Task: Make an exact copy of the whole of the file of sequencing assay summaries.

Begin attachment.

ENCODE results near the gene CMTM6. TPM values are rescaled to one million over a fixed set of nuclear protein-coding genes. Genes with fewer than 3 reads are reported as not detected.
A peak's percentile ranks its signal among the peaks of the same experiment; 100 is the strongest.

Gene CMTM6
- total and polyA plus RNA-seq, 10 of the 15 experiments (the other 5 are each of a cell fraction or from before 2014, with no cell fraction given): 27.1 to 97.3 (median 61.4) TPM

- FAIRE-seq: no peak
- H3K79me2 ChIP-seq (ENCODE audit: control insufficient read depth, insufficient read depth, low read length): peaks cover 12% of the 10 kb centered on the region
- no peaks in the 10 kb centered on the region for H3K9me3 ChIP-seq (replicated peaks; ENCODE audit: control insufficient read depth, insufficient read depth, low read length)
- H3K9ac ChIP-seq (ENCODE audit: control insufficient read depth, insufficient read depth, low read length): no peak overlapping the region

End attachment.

ENCODE results near the gene CMTM6. TPM values are rescaled to one million over a fixed set of nuclear protein-coding genes. Genes with fewer than 3 reads are reported as not detected.
A peak's percentile ranks its signal among the peaks of the same experiment; 100 is the strongest.

Gene CMTM6
- total and polyA plus RNA-seq, 10 of the 15 experiments (the other 5 are each of a cell fraction or from before 2014, with no cell fraction given): 27.1 to 97.3 (median 61.4) TPM

- FAIRE-seq: no peak
- H3K79me2 ChIP-seq (ENCODE audit: control insufficient read depth, insufficient read depth, low read length): peaks cover 12% of the 10 kb centered on the region
- no peaks in the 10 kb centered on the region for H3K9me3 ChIP-seq (replicated peaks; ENCODE audit: control insufficient read depth, insufficient read depth, low read length)
- H3K9ac ChIP-seq (ENCODE audit: control insufficient read depth, insufficient read depth, low read length): no peak overlapping the region